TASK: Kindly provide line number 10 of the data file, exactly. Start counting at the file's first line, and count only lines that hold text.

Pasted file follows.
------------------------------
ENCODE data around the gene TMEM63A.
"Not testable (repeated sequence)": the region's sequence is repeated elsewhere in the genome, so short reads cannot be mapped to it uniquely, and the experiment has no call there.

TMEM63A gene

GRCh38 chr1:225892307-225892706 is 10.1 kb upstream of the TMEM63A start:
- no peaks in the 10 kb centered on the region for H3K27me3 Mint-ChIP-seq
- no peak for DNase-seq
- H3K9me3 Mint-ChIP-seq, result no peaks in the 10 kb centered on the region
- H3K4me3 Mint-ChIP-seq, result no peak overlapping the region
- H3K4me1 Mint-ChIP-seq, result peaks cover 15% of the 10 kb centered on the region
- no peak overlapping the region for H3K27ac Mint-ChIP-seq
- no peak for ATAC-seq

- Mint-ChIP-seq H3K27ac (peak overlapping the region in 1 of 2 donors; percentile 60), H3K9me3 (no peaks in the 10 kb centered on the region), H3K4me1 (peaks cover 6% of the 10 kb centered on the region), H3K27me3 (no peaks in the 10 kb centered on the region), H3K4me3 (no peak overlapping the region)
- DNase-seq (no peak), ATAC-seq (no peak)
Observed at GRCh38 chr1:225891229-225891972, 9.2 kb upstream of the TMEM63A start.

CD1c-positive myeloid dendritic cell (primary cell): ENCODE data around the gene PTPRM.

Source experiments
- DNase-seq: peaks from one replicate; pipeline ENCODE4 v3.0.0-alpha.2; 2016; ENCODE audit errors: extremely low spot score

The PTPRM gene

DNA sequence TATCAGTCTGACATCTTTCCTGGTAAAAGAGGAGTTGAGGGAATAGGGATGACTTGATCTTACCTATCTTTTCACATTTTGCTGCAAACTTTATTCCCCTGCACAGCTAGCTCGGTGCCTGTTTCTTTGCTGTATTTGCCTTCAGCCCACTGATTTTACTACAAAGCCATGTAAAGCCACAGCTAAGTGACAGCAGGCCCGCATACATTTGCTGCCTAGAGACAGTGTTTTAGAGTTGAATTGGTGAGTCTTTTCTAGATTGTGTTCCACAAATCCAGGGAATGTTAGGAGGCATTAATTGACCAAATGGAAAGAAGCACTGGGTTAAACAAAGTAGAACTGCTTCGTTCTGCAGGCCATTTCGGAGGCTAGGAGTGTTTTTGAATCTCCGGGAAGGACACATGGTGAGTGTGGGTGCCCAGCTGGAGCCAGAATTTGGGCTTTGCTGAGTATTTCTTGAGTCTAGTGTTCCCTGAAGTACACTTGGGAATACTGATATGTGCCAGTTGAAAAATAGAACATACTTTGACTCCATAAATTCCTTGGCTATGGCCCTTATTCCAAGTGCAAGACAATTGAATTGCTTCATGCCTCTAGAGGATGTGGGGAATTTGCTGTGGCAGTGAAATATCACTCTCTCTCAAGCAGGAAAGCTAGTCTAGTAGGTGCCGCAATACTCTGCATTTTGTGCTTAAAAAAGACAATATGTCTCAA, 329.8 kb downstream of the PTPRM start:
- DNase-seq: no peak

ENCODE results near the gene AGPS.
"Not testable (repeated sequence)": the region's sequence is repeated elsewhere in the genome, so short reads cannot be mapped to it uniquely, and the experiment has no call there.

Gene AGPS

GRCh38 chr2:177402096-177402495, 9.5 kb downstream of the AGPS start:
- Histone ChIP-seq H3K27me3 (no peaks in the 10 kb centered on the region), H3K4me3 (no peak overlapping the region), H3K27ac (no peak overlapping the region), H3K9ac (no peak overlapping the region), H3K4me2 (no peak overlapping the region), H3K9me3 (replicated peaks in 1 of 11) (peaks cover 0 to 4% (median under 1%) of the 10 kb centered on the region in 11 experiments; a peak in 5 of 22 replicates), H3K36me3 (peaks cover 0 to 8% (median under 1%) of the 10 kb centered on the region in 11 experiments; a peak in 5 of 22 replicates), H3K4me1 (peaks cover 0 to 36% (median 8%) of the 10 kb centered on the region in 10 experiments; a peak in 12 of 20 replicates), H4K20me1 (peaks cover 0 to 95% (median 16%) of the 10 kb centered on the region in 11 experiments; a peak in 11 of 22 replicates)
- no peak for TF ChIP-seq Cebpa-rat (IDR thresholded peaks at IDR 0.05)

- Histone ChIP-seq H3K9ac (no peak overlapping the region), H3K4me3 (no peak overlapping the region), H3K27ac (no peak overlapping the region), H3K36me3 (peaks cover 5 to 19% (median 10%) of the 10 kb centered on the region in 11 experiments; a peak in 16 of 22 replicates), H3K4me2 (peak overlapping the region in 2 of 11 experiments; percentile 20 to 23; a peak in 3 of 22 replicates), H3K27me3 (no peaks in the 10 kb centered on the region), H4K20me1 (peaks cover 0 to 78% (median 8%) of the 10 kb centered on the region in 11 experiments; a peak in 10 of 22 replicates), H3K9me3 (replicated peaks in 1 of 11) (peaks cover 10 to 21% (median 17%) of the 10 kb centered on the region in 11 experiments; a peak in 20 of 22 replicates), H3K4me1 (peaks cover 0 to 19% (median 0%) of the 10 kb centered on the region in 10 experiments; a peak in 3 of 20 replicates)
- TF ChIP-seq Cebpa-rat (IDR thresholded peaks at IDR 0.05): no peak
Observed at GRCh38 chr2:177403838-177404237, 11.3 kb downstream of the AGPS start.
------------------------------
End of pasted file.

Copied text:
- no peak overlapping the region for H3K27ac Mint-ChIP-seq